by Justin Gaines
- Senior Columnist/News Editor –
After months of speculation, controversy and sheer hype, we finally have the new album from Swedish band Ghost – or Ghost B.C. as they’re calling themselves in the U.S. Ghost, of course, made a huge splash with their 2011 debut Opus Eponymous, and since its release their buzz has only increased, leading to a reported seven-figure deal on a major label. Naturally, expectations were very high going into their sophomore album, which is titled Infestissumam. Fans of the debut weren’t exactly put at ease when the first single – “Secular Haze” was released. It’s heavy use of circus-like organ seemed like a huge departure from the simple, catchy retro metal of the debut. Well, if “Secular Haze” threw fans for a loop, the rest of Infestissumam will definitely have some jaws dropping.
The formula for Opus Eponymous was simple – retro sounding heavy metal that sounded more or less like King Diamond writing lyrics for a Blue Oyster Cult album (with a bit of Angel Witch-y NWOBHM for good measure). The easiest thing for Ghost to do here is serve up another 8-9 catchy Satanic rockers to satisfy their fans. Instead, the band reached even further back into ‘70s prog and even ‘60s rock for an album that is both catchy and complex, and for all its Satanic trappings is a layered, progressive and perhaps even artistically brilliant work.
Opus Eponymous was effective for a reason, and Ghost hasn’t forgotten that here. Infestissumam still has a handful of catchy heavy metal songs like “Jigolo Har Megiddo,” “Depth of Satan’s Eyes” and especially “Year Zero” that should satisfy the way “Satan Prayer” and “Death Knell” did. It’s songs like the gloriously morbid King Diamond does King Crimson “Ghuleh/Zombie Queen” and the epic “The Monstrance Clock,” with its Summer of Love turned Summer of Satan vibe, that show just how creative this band really is behind the robes and makeup. You hear it just as clearly on “Body and Blood,” which has a strong Kinks sound, and the bouncy “Idolatrine,” which for all its dark lyrical focus has the kind of vocal harmonies and guitar tone you’d expect from a vintage Beach Boys tune.
Now if you just read that and thought “why the hell do I want to hear Ghost sounding like the Kinks or the Beach Boys,” that’s totally understandable. If you just want another Opus Eponymous, you’re not going to get that here. Even the most jaded listener is going to be won over by Infestissumam though. This is the kind of album that shocks you on the first spin, but definitely gets its hooks into you, and with each listen you hear something new and eventually realize that the album is nothing short of a triumph. All of the album’s disparate elements come together brilliantly in the end, and while you’ll no doubt have your favorite songs, like the debut Infestissumam works best as a complete experience.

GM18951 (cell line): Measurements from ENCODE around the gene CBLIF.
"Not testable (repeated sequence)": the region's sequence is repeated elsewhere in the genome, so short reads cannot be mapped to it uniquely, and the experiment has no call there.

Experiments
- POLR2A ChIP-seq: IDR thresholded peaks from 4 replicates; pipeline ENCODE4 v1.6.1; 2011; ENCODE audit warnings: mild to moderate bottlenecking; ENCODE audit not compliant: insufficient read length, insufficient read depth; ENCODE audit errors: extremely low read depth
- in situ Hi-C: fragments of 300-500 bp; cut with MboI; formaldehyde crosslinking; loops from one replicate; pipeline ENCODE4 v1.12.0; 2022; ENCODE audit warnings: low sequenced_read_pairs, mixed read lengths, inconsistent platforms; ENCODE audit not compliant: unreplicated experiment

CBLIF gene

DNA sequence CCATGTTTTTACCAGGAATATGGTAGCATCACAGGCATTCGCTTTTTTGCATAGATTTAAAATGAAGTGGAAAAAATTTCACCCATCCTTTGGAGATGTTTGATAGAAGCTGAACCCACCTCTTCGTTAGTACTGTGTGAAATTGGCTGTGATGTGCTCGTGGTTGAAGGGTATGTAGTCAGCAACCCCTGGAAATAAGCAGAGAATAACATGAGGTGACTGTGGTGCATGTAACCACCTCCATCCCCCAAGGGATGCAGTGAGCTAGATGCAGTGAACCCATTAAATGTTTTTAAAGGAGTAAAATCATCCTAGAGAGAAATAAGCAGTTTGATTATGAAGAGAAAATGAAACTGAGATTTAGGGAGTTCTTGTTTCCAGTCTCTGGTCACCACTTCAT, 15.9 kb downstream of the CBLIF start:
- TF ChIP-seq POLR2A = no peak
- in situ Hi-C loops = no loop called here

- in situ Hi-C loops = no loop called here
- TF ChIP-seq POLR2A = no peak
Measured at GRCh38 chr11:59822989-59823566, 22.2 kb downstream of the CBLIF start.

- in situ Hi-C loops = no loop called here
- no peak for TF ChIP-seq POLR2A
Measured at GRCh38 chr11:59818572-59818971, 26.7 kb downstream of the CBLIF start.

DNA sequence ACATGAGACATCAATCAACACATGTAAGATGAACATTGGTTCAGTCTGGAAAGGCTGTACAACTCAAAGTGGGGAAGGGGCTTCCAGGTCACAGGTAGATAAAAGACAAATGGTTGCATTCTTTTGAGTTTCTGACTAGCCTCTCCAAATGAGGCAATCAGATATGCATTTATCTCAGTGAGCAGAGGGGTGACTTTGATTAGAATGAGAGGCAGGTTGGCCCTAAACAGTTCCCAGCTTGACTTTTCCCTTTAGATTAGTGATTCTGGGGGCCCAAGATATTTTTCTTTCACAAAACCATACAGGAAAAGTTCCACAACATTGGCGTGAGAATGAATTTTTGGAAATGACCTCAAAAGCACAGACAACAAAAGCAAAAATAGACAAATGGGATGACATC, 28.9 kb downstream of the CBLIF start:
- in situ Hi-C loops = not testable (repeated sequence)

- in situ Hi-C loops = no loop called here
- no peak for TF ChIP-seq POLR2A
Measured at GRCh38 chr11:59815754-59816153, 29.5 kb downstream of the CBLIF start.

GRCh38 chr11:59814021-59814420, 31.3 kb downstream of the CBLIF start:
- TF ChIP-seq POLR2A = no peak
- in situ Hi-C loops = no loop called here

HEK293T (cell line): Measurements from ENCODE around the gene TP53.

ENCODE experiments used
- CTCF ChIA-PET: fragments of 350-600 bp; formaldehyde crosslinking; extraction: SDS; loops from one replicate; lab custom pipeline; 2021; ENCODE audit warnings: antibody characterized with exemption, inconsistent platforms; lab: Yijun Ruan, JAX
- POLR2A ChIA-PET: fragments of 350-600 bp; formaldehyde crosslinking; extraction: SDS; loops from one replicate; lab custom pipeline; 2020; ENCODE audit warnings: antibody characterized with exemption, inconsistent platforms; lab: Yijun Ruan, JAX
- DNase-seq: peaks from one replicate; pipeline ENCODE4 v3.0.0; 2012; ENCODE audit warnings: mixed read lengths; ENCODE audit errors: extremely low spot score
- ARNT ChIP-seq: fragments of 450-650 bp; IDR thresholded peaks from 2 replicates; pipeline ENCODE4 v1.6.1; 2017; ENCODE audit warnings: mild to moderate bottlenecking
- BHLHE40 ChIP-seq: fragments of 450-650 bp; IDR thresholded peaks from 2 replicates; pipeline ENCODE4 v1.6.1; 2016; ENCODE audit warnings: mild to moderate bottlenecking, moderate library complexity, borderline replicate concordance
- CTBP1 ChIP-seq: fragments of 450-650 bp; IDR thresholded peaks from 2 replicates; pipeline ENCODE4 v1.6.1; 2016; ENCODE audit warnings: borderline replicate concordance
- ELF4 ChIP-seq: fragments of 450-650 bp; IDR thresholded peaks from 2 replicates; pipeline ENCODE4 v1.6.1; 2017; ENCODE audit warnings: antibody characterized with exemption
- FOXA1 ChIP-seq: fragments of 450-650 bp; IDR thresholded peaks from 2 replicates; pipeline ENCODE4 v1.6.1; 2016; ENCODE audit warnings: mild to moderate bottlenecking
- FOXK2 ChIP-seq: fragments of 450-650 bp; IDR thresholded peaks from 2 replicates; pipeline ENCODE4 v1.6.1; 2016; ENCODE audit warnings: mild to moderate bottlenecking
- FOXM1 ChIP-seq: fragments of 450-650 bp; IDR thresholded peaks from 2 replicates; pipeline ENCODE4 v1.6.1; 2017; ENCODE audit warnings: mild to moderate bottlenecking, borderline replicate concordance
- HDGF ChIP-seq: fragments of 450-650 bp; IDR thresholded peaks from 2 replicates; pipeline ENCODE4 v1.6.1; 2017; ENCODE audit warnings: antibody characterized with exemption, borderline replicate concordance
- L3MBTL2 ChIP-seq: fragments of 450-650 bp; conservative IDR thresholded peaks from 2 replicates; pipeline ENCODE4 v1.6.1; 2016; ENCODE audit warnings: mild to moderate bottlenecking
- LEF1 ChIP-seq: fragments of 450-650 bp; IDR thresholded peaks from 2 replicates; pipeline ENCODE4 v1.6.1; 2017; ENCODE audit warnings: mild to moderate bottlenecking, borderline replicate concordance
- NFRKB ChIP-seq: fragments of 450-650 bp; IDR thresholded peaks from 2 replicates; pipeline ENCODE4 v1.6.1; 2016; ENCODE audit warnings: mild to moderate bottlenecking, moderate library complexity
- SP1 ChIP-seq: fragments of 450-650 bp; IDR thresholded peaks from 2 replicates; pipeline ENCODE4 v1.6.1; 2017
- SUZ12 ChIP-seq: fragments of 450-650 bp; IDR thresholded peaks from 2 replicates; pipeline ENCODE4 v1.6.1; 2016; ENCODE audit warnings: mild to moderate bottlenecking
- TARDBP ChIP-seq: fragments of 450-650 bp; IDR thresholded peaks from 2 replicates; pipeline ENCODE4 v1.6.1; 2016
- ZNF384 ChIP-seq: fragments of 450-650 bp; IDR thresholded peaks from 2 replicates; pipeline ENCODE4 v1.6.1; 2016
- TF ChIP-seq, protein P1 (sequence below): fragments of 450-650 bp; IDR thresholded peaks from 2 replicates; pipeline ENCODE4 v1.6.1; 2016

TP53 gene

There will no doubt be fans who just can’t get into what Ghost is doing here, and there will be skeptics who question whether the band is worth the hype (or the money) they receive. They’re going to be the minority though, as Infestissumam is every bit as mesmerizing and memorable – albeit in a very different way – as its predecessor. It is, quite simply, the most amazing album 2013 has to offer so far.
Edition Notes: There are several versions of Infestissumam available. The basic CD comes in a flimsy digipack, while the deluxe edition comes in a jewel case with full booklet and two bonus tracks – “La Mantra Mori” and a very creepy cover of Abba’s “I’m a Marionette.” The standard LP edition is on red vinyl, while the European version has a deluxe gatefold packaging.
Genre: Heavy Metal, Occult Rock, Progressive Rock
Papa Emeritus II and a Group of Nameless Ghouls
2. Per Aspera Ad Inferi
3. Secular Haze
4. Jigolo Har Megiddo
5. Ghuleh/Zombie Queen
6. Year Zero
7. Body and Blood
9. Depth of Satan’s Eyes
10. Monstrance Clock
Hardrock Haven rating: 10/10